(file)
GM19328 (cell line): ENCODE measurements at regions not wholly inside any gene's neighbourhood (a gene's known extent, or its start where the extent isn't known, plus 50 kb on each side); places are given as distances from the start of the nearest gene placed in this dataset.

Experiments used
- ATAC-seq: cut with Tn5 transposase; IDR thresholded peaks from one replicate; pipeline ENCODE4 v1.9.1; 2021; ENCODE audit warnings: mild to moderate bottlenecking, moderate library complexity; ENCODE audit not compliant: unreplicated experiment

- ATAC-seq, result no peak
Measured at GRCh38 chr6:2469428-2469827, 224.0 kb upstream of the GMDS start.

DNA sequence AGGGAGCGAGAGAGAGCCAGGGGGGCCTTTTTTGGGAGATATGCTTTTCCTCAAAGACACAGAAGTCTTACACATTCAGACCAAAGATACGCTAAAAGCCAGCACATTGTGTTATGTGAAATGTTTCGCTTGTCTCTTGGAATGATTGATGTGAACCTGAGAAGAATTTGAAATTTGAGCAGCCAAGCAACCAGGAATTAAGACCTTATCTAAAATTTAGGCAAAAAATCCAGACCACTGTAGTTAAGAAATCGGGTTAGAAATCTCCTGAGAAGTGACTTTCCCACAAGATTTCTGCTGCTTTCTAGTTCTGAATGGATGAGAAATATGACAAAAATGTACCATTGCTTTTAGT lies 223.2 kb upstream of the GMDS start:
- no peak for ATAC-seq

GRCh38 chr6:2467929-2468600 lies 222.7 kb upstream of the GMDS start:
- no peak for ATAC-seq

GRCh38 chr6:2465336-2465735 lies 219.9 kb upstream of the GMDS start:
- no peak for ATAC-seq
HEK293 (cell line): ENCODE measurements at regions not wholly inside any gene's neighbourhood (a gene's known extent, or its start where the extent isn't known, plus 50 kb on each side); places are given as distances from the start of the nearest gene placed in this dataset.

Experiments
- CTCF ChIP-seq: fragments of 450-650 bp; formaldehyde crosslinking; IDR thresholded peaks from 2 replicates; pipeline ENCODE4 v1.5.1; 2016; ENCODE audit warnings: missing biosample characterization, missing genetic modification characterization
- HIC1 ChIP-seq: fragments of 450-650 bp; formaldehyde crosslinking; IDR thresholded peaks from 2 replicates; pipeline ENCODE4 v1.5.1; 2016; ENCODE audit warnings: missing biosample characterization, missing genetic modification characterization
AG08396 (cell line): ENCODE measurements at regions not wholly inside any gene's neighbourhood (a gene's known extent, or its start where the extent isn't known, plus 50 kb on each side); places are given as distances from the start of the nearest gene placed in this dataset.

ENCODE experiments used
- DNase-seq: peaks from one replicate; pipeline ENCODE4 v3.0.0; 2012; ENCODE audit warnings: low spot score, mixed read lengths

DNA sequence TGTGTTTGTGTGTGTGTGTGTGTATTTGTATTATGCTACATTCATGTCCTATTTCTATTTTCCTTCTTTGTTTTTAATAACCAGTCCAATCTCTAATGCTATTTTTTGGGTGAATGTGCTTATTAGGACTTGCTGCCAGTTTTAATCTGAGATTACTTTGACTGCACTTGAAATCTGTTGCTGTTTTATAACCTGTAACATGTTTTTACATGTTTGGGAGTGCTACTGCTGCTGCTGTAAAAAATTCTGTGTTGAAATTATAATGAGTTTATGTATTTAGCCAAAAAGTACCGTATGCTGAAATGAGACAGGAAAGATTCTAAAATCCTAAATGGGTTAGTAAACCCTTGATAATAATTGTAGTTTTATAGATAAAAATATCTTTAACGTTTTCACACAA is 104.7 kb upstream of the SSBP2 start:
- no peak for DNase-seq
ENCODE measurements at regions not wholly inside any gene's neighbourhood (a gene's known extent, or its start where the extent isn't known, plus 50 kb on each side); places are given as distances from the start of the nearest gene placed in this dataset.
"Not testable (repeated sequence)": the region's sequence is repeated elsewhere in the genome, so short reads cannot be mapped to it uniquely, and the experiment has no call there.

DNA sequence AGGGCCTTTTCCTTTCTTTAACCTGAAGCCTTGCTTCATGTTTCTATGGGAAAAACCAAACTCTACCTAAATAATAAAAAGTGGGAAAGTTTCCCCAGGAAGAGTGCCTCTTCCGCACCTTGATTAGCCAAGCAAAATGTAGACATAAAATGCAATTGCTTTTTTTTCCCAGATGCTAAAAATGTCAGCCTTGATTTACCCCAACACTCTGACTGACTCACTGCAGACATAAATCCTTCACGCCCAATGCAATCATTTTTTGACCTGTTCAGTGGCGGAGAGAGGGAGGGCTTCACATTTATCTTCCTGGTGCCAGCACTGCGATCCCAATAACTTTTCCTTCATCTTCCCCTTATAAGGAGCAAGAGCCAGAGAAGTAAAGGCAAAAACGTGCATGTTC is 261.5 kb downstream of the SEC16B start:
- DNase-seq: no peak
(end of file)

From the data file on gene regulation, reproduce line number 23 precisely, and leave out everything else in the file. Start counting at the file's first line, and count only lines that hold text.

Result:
DNA sequence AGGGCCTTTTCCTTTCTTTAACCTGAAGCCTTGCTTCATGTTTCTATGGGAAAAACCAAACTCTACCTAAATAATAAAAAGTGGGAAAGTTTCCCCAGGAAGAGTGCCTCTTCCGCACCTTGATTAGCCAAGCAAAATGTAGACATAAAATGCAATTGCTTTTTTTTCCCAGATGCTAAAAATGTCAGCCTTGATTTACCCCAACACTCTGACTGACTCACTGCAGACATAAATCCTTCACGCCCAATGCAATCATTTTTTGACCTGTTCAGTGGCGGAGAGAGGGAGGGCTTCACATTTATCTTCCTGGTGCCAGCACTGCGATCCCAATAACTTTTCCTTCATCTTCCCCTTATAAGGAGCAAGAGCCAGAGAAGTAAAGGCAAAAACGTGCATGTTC is 261.5 kb downstream of the SEC16B start: